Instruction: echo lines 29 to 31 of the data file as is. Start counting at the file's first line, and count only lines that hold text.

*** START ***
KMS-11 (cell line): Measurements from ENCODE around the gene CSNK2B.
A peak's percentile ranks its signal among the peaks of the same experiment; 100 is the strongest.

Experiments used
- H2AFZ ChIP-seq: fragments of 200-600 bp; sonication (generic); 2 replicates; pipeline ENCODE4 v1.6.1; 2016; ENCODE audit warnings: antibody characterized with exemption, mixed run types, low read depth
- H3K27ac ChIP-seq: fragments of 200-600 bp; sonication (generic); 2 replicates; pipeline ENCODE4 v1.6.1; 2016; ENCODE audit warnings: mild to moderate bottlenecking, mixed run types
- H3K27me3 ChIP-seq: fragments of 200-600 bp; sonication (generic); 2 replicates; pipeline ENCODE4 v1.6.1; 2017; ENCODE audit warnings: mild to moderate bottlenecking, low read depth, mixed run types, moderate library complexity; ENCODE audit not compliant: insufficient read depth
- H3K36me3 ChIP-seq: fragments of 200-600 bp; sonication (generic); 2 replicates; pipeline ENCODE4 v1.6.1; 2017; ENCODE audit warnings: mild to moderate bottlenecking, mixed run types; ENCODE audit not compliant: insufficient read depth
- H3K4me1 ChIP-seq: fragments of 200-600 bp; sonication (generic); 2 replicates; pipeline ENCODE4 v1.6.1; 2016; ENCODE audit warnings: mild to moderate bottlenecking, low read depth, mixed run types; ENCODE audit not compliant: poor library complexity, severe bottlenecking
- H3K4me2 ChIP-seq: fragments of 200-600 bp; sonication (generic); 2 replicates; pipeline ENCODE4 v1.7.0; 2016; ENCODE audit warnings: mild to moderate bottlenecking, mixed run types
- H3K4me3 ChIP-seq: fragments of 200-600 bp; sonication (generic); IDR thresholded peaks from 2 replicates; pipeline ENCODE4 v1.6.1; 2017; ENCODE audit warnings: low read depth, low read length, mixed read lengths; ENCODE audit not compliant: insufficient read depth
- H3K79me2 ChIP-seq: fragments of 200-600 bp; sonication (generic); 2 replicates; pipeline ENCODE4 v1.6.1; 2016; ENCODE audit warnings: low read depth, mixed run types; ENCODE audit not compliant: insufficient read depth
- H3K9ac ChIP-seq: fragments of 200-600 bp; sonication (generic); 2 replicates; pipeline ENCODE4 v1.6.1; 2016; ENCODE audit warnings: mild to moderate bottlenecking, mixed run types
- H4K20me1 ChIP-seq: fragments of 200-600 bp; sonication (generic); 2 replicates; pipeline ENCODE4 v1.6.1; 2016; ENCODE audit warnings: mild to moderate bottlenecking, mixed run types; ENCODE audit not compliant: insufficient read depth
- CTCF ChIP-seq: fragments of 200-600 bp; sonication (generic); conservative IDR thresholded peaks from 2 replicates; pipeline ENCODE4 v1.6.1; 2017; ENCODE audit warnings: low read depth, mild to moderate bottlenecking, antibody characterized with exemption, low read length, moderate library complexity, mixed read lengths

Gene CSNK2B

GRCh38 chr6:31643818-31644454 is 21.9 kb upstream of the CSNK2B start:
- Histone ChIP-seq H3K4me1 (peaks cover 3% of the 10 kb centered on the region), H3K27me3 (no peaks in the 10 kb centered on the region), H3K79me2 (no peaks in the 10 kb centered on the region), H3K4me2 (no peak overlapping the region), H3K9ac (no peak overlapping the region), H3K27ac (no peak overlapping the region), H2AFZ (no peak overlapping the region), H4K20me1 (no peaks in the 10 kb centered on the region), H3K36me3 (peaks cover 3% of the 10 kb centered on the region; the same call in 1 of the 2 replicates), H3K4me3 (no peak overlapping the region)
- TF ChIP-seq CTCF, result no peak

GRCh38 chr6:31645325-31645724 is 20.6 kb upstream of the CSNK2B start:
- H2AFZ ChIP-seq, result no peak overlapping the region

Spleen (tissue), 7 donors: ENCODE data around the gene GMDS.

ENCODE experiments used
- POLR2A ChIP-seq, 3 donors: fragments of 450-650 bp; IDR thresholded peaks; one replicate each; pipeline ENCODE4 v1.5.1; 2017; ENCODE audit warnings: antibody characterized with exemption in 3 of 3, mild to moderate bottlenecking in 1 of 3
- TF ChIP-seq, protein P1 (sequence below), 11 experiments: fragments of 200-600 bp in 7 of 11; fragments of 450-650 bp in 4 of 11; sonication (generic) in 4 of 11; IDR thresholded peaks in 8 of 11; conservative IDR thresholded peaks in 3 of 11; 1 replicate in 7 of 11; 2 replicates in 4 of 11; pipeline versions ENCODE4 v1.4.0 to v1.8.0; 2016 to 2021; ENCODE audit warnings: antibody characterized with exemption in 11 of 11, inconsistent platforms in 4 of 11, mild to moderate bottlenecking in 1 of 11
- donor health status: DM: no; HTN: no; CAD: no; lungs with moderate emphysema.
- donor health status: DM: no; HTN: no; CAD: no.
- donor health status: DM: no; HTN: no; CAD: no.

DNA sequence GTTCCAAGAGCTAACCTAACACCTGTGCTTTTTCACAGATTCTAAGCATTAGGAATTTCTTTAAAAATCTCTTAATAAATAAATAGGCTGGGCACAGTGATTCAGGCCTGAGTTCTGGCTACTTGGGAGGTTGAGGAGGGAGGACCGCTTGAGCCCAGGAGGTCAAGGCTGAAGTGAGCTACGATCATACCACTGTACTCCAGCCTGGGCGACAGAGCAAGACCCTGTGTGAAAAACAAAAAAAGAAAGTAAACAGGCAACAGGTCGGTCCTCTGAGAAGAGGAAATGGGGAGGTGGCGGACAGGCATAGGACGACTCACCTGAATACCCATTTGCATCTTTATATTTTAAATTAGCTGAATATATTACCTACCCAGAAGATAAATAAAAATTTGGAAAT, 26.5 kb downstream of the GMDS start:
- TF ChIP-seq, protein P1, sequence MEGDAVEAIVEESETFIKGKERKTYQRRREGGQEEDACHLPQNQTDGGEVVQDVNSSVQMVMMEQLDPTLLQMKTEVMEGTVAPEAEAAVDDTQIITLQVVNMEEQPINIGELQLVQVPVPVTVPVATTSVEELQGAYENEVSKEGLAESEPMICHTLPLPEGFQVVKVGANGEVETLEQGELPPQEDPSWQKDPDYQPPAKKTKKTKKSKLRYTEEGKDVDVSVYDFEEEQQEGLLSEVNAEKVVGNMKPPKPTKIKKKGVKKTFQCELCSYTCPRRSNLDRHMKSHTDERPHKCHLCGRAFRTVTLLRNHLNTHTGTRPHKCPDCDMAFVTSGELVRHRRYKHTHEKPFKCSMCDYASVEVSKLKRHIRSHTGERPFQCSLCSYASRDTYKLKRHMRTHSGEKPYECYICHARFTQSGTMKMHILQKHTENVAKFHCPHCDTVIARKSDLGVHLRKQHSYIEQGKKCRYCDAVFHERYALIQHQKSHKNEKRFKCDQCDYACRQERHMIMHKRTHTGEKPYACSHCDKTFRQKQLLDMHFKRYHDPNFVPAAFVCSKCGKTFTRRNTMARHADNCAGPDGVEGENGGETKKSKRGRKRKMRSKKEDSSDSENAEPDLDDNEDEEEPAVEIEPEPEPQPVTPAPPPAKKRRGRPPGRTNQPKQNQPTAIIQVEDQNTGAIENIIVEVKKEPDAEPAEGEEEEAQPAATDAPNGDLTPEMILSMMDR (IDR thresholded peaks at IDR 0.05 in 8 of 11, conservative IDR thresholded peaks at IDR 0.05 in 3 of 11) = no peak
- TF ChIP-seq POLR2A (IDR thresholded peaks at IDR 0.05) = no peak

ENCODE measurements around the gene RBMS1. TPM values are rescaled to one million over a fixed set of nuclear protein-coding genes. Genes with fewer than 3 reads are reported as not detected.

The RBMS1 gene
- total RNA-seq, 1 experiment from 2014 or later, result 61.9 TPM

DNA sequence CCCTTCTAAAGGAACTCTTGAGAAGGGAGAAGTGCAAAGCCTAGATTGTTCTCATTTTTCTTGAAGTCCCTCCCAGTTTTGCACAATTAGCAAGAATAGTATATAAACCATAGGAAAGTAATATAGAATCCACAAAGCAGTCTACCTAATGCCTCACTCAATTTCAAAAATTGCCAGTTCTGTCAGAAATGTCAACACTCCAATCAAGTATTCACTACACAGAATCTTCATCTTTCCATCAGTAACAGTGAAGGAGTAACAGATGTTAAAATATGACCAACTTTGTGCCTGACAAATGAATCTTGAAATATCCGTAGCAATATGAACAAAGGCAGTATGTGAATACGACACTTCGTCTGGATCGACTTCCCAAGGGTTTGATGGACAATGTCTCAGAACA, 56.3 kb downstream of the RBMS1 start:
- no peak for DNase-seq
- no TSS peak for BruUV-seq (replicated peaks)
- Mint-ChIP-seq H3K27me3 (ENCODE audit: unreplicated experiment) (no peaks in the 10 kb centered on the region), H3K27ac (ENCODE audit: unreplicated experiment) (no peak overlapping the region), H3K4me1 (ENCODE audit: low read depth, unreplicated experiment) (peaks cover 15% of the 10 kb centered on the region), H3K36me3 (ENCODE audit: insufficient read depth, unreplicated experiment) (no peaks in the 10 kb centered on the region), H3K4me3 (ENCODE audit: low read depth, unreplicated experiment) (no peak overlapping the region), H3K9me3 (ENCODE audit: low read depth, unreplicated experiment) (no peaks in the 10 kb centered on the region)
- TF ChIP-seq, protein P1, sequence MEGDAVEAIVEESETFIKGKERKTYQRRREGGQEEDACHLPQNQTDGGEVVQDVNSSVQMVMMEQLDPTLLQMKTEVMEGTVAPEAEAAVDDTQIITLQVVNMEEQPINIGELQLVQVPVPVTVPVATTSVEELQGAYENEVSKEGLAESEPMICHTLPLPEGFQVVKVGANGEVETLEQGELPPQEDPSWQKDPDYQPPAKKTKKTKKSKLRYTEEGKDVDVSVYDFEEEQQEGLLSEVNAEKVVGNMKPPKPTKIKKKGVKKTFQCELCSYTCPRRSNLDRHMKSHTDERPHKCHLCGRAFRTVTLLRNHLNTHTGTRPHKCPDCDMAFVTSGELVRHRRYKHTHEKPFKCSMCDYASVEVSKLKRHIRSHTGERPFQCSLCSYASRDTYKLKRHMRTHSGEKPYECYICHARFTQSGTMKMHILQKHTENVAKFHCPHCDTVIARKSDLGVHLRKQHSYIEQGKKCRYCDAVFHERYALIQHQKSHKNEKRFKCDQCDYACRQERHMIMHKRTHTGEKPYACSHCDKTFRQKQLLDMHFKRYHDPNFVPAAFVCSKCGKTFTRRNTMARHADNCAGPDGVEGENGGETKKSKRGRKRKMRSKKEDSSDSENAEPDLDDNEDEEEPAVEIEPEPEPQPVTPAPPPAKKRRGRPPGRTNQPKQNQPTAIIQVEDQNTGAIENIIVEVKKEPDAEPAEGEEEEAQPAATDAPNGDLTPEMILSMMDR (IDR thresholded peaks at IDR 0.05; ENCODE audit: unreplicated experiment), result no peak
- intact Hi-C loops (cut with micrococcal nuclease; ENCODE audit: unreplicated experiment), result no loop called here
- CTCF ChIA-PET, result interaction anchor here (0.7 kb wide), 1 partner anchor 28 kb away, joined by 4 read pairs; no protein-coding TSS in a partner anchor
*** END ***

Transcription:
- TF ChIP-seq, protein P1, sequence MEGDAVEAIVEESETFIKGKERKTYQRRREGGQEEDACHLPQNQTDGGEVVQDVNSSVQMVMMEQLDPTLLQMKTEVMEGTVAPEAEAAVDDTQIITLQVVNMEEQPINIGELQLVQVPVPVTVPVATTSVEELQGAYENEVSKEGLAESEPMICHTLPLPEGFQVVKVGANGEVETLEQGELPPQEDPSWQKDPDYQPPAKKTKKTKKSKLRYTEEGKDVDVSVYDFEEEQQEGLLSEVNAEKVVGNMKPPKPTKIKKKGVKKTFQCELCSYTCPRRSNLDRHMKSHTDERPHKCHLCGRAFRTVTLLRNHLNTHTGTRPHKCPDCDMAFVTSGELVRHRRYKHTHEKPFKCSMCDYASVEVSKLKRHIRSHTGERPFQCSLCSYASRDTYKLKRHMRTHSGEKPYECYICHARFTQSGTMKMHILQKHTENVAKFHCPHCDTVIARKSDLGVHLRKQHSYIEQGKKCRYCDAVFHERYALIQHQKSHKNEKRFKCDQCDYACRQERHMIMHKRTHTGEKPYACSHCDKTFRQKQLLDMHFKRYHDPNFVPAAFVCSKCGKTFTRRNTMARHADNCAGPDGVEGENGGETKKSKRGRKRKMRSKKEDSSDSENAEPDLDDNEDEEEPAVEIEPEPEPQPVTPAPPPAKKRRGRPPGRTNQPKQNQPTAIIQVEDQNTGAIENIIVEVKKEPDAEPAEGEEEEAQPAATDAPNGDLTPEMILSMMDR (IDR thresholded peaks at IDR 0.05 in 8 of 11, conservative IDR thresholded peaks at IDR 0.05 in 3 of 11) = no peak
- TF ChIP-seq POLR2A (IDR thresholded peaks at IDR 0.05) = no peak

ENCODE measurements around the gene RBMS1. TPM values are rescaled to one million over a fixed set of nuclear protein-coding genes. Genes with fewer than 3 reads are reported as not detected.